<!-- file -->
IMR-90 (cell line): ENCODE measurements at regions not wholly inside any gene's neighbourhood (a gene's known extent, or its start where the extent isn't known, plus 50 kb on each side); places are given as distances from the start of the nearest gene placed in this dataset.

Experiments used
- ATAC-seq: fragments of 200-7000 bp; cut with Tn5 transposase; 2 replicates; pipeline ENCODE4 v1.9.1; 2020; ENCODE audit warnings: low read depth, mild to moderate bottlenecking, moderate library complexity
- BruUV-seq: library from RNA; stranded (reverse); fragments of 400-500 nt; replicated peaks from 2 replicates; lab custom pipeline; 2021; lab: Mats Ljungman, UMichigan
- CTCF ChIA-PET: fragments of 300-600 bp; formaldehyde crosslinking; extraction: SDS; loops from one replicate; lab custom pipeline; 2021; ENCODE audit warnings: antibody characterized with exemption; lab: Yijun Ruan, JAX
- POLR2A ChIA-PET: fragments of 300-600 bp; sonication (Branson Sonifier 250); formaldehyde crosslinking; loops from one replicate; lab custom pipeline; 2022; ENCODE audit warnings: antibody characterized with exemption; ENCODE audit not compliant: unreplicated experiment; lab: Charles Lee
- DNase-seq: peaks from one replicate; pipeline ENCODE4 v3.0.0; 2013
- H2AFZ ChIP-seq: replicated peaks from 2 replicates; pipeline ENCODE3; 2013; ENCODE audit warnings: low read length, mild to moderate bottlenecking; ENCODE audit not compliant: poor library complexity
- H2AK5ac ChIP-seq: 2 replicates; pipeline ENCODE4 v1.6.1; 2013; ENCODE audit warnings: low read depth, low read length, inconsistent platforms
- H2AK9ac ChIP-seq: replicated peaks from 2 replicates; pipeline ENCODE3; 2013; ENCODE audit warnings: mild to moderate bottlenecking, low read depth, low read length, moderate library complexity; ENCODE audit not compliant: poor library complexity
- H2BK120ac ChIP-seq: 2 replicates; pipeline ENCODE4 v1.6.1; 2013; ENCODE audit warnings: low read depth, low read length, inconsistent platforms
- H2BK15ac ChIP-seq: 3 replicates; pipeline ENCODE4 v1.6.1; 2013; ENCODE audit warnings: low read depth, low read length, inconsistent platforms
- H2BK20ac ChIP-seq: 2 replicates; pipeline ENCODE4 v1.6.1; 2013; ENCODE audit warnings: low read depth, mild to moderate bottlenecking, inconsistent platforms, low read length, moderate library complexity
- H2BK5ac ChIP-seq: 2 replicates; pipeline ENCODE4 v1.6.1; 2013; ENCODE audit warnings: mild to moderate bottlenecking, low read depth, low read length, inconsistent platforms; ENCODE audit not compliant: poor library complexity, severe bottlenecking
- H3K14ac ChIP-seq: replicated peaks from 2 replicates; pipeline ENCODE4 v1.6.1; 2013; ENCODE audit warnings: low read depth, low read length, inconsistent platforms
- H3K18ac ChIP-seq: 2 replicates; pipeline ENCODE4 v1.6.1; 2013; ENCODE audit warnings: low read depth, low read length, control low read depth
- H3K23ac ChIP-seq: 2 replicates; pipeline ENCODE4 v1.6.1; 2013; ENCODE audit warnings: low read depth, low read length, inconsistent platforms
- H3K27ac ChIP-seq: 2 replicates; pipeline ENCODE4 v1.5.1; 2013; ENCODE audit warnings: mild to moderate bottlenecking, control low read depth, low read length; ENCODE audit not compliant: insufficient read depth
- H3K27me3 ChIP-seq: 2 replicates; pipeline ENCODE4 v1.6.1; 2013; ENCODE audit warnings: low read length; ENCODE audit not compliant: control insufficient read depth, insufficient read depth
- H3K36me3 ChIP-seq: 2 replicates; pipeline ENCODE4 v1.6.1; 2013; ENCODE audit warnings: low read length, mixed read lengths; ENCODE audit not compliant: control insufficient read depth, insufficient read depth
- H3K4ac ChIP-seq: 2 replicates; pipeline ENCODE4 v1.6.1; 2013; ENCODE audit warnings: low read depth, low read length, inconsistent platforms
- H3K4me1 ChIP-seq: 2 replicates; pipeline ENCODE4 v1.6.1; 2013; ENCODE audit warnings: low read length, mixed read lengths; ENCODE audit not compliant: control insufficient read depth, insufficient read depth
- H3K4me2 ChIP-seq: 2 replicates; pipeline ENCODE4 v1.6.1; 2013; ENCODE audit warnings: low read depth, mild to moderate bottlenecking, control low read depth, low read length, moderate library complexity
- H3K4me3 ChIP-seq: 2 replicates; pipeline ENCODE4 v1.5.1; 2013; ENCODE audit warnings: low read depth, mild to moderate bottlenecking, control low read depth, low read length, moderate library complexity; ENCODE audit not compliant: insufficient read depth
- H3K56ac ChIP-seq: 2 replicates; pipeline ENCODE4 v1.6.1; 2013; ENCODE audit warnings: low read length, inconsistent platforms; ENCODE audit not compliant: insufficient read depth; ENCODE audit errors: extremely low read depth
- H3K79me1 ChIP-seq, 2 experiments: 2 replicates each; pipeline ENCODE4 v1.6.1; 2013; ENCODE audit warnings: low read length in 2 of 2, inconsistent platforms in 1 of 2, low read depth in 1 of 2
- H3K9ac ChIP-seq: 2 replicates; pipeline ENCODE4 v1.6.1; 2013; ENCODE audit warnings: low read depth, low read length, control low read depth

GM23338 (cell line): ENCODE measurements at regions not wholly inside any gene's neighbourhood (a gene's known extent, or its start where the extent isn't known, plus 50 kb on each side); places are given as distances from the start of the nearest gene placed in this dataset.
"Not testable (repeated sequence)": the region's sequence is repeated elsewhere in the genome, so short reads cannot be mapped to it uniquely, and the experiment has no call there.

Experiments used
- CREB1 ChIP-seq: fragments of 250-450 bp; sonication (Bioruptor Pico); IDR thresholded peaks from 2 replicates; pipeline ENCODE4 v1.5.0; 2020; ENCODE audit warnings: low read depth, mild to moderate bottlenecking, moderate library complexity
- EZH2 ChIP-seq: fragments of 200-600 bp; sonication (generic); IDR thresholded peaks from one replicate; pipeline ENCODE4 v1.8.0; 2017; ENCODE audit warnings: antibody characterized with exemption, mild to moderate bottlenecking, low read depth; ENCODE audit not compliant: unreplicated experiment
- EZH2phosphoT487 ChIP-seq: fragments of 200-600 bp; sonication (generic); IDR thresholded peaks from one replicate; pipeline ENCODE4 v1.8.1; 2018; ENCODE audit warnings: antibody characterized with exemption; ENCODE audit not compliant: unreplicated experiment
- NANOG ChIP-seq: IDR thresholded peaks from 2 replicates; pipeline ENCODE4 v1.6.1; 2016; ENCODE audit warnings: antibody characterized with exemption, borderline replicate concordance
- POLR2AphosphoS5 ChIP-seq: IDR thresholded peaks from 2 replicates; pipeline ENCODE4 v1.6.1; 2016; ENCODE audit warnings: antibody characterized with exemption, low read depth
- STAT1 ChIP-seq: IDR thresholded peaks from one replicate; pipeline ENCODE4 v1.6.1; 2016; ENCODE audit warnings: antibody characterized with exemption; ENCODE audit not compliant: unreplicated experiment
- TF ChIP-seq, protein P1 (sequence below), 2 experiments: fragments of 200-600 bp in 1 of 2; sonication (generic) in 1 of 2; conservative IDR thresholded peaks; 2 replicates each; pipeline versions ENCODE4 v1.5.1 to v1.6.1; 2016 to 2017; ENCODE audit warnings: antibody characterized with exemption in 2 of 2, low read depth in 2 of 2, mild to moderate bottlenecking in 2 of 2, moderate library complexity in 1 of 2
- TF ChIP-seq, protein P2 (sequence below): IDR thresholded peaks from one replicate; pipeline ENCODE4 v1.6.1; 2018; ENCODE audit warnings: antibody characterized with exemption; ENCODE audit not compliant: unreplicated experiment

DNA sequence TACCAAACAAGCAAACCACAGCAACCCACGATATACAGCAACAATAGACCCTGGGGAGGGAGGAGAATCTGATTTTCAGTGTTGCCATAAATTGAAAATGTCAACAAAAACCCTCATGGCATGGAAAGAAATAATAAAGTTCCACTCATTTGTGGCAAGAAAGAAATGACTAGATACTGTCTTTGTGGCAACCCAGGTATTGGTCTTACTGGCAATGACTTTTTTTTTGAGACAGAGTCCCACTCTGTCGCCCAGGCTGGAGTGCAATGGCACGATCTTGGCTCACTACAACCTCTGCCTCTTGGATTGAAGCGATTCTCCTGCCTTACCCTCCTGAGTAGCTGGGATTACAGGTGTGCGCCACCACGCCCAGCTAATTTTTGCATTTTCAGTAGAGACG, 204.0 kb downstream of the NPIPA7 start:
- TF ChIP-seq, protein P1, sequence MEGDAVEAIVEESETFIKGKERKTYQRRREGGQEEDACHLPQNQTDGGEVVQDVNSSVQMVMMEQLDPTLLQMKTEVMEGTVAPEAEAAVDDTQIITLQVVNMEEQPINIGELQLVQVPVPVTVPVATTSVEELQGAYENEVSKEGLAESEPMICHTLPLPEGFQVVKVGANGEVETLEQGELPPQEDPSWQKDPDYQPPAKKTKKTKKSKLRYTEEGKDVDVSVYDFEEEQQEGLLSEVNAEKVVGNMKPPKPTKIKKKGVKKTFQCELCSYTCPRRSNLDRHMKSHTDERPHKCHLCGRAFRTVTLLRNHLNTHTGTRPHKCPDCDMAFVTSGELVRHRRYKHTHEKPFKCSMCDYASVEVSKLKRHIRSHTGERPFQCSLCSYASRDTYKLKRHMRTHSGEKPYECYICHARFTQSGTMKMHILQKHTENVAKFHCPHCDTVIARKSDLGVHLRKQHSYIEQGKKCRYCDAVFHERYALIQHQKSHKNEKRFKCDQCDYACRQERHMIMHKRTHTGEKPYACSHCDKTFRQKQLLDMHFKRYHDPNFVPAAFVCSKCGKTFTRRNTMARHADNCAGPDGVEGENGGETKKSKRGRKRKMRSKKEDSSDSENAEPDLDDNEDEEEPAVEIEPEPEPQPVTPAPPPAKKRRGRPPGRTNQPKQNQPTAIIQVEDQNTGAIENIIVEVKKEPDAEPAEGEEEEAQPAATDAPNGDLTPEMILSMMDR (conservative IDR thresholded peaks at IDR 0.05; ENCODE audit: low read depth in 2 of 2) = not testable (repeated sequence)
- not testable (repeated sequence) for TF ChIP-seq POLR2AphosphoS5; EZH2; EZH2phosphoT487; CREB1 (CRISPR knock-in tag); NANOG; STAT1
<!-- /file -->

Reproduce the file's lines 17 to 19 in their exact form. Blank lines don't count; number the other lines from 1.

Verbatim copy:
- H3K23ac ChIP-seq: 2 replicates; pipeline ENCODE4 v1.6.1; 2013; ENCODE audit warnings: low read depth, low read length, inconsistent platforms
- H3K27ac ChIP-seq: 2 replicates; pipeline ENCODE4 v1.5.1; 2013; ENCODE audit warnings: mild to moderate bottlenecking, control low read depth, low read length; ENCODE audit not compliant: insufficient read depth
- H3K27me3 ChIP-seq: 2 replicates; pipeline ENCODE4 v1.6.1; 2013; ENCODE audit warnings: low read length; ENCODE audit not compliant: control insufficient read depth, insufficient read depth